Haiti’s capital is in a state of high tension as armed groups vie for power across the city and challenge the government. An economic and political crisis has worsened since at least mid-2018, and violence and insecurity are widespread. The assassination of the president in July 2021 only underlined the instability of the situation.
Armed clashes and attacks on neighborhoods have continued in recent months, with many different groups involved in the clashes, and people suffer the consequences of indiscriminate violence, including open gunfire, burning down homes and pillaging. Meanwhile a fuel shortage brought about by tensions over the port has threatened vital services, including medical ones, and reduced access to health care.
Urgent needs for thousands in displacement sites
Violence and armed clashes in Port-au-Prince have resulted in the displacement of approximately 19,000 people in recent months. Families with young children, people living with disabilities and other vulnerable people are among those who have been violently removed from their homes or forced to flee for safety.
“I was coming back from the city center when I heard gunfire. I couldn’t even reach the house. All my belongings have gone up in smoke. As everyone in the neighborhood, I fled and came here,” says Marie-Jose, a widowed mother of eight who lives now in Parc Celtique, a sports stadium which is being used as an informal displaced persons site in Solino. “We live in misery here; we don’t have anything. What we need the most is food, latrines and somewhere to sleep.”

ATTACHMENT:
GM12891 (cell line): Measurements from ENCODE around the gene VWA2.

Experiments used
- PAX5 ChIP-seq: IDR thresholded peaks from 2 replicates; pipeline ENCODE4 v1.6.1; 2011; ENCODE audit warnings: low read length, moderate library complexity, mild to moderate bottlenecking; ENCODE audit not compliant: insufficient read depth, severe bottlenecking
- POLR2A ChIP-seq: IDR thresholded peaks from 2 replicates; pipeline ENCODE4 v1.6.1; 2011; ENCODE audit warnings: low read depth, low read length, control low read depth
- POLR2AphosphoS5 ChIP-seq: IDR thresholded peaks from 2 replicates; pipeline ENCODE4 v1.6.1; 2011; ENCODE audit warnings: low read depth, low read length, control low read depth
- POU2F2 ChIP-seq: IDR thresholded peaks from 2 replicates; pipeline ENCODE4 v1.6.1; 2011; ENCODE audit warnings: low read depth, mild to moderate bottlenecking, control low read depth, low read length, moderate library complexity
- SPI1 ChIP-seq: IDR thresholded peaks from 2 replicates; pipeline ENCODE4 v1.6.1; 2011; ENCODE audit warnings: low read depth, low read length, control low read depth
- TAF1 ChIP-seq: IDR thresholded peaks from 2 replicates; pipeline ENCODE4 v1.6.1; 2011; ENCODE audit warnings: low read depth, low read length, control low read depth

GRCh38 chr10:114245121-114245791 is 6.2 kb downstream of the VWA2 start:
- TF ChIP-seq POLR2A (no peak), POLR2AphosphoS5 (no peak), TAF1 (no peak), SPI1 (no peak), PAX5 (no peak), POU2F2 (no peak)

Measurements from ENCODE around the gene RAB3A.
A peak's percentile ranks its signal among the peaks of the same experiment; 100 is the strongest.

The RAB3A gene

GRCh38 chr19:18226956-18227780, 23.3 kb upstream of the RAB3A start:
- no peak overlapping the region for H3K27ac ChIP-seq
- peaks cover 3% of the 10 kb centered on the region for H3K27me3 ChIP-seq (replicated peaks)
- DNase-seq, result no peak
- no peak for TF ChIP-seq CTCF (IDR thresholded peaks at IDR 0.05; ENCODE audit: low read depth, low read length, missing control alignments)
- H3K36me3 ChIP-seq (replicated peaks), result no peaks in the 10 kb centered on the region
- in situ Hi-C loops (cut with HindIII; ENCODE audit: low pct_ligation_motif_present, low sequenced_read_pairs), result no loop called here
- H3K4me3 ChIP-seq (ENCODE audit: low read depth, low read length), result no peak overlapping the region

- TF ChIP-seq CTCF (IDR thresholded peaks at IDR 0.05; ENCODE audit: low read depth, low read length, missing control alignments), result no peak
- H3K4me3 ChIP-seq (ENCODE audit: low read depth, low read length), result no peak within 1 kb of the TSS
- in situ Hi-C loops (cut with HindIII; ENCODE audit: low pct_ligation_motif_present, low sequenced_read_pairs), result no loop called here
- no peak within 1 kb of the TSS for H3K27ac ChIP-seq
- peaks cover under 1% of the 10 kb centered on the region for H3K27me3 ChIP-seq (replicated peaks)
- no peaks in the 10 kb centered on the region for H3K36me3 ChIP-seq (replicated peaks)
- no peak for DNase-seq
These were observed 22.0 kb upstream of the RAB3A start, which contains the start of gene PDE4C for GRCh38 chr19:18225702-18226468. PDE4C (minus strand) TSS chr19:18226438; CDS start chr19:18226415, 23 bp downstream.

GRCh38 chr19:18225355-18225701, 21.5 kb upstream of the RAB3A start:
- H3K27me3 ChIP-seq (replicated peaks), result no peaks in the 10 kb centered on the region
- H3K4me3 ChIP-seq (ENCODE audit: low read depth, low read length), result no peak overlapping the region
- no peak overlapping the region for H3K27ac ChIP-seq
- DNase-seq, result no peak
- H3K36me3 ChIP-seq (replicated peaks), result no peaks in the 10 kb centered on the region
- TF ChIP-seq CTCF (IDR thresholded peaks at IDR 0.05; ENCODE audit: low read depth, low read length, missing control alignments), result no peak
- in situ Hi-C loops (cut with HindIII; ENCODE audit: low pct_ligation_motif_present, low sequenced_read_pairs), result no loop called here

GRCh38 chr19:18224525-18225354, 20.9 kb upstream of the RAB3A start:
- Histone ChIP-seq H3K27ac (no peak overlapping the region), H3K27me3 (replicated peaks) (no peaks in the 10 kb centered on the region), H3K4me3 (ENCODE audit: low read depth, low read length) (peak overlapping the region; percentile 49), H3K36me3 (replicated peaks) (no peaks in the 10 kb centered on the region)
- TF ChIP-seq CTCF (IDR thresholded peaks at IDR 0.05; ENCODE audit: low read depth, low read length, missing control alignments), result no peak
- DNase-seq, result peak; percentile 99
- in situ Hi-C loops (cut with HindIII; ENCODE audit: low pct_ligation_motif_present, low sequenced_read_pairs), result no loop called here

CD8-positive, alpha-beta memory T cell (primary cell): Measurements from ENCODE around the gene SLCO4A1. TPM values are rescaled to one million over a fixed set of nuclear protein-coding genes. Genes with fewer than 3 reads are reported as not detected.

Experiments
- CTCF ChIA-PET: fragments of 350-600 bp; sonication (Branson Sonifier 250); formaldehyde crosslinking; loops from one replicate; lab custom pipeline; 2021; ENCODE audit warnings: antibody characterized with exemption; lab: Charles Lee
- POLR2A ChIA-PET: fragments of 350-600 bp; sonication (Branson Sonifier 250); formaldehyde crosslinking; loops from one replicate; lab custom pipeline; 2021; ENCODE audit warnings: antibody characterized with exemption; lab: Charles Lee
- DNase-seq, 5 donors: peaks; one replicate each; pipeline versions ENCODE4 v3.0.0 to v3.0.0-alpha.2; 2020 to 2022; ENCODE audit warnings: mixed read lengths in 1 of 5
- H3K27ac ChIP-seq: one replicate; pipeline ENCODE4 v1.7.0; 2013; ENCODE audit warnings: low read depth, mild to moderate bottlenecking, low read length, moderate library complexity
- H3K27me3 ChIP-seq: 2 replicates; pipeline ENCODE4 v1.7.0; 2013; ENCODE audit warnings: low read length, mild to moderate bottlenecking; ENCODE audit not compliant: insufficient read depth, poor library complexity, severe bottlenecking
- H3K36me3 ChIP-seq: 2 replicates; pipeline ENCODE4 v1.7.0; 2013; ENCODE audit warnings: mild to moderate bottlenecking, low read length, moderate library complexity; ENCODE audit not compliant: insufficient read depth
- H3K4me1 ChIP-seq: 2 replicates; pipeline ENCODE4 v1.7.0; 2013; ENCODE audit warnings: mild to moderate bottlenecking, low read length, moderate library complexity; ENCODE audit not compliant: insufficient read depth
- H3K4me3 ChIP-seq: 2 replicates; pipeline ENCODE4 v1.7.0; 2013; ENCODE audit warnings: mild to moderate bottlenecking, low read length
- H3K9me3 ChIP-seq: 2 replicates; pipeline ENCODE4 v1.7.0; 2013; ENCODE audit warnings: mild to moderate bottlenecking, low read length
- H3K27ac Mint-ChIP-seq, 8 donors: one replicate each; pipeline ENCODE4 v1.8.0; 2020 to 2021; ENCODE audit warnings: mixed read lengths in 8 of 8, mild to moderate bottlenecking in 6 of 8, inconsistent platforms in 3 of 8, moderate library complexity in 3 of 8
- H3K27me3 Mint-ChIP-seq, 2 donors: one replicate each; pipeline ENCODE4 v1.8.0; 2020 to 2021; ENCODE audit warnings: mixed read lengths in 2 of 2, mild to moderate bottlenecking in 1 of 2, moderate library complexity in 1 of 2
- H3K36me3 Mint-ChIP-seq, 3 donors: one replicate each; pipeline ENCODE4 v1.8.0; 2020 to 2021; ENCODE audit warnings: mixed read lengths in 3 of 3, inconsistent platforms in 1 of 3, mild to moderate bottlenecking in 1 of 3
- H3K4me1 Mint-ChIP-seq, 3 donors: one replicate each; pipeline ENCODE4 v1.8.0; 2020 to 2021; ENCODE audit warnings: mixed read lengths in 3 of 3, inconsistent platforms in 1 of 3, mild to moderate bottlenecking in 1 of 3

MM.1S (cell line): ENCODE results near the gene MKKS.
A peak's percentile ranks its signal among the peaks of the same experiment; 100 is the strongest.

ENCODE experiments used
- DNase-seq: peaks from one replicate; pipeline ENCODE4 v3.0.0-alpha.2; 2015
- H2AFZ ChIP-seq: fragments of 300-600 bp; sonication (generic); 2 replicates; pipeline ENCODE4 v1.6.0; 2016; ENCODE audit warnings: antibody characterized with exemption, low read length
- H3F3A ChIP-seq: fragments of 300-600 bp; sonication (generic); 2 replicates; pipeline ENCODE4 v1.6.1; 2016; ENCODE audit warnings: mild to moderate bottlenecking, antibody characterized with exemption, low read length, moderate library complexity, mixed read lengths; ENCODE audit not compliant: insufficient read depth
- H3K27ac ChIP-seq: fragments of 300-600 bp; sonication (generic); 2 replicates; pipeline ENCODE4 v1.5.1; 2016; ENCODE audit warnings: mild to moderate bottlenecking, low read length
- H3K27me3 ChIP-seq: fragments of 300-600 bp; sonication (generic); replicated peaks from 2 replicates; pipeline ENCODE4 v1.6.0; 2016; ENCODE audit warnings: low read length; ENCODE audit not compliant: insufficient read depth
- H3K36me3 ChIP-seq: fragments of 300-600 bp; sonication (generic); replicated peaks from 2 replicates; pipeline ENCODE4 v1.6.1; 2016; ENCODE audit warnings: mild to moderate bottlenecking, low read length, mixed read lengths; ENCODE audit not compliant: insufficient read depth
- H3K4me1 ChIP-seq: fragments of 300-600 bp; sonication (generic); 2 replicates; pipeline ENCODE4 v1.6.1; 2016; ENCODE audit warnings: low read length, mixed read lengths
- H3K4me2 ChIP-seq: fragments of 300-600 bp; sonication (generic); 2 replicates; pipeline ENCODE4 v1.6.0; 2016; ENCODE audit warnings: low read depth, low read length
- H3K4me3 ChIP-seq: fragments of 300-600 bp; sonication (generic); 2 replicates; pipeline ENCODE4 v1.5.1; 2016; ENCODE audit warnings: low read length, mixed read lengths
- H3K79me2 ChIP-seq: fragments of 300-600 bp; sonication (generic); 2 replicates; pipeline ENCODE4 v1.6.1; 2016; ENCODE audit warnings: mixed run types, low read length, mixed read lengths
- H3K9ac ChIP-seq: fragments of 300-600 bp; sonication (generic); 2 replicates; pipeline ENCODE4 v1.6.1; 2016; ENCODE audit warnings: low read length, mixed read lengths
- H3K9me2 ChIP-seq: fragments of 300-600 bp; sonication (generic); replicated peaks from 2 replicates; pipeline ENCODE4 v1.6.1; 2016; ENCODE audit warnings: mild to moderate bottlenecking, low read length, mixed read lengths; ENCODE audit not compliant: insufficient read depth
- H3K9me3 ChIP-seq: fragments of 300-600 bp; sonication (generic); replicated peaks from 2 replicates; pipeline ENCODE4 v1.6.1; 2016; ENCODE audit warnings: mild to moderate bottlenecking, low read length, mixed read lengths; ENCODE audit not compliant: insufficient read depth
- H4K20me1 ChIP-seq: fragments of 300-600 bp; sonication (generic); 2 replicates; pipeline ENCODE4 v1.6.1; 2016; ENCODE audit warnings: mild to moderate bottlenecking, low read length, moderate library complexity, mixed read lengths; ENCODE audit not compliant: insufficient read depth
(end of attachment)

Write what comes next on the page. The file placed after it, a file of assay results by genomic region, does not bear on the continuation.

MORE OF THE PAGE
Those who couldn’t seek refuge with friends and family fled to informal displacement sites such as Parc Celtique. There are currently about eight informal displacement sites in Port-au-Prince in schools, stadiums and churches. The unsanitary conditions and overcrowding in these sites pose significant risks to people’s physical and mental health and increase existing vulnerabilities. Some women and girls have reported sexual violence, harassment and physical violence in the sites, where they lack privacy and safe spaces.
MSF is providing health care through mobile clinics and providing drinking water and sanitation services to displaced people in Parc Celtique and another site, St. Yves parish in Delmas 5. MSF also provided services to people taking shelter in a school building in the neighborhood of Delmas 103, before they were relocated in October. Despite these efforts, there is an urgent need for more humanitarian support to displaced people, including food, water, sanitation services and permanent shelter.
“Many people sleep outdoors on hot or wet concrete without mattresses, and there is a lack of safe drinking water and food,” explains Mariana Cortesi, MSF medical coordinator. “In some sites, there are no showers at all so people bathe using buckets out in the open or behind tarps. In others, people do not have access to any latrines and so they are forced to resort to open defecation. These conditions, paired with overcrowding, are a concern for potential outbreaks of infectious diseases such as diarrheal diseases and COVID-19.”
Ordinary victims of indiscriminate violence
Amidst the growing insecurity, violence threatens everyone in Port-au-Prince. An MSF staff member from the Tabarre hospital was fatally shot on his way home from work in May 2021. MSF medical teams receive patients suffering from gunshot wounds, knife wounds or assaults every day in Port-au-Prince. “When armed clashes erupt in some neighborhoods in Port-au-Prince, we can receive dozens of injured patients in one day. We are doing our best to provide quality medical care to everyone, even though sometimes it’s very difficult,” says Tania Joachim, an operating theatre nurse at MSF’s burns and trauma hospital in Tabarre.